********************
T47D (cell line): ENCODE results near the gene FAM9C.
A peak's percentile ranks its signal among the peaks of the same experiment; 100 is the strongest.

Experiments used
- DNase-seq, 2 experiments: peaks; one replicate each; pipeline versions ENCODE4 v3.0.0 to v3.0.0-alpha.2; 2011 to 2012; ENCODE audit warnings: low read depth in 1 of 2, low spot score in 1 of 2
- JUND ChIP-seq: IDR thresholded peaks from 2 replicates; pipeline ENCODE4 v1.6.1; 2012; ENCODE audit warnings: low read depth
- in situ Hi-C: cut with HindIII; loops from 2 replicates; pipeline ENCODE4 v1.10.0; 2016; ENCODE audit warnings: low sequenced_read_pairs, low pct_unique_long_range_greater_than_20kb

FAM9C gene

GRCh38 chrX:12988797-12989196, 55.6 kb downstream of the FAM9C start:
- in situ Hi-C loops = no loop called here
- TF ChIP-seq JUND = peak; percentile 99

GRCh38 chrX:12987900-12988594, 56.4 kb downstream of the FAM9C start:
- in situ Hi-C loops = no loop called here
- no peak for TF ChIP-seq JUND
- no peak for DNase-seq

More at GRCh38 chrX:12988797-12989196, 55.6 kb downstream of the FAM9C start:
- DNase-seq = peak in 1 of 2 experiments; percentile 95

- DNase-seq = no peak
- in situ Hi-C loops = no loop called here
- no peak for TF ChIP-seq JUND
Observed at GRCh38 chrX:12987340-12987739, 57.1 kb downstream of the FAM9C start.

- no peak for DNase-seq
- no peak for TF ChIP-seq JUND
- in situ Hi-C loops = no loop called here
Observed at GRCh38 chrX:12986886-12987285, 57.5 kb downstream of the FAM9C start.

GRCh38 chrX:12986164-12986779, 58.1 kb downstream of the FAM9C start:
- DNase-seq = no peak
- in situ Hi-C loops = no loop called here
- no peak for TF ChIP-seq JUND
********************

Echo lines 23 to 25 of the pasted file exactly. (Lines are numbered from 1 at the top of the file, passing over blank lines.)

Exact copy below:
- in situ Hi-C loops = no loop called here
Observed at GRCh38 chrX:12986886-12987285, 57.5 kb downstream of the FAM9C start.

GRCh38 chrX:12986164-12986779, 58.1 kb downstream of the FAM9C start: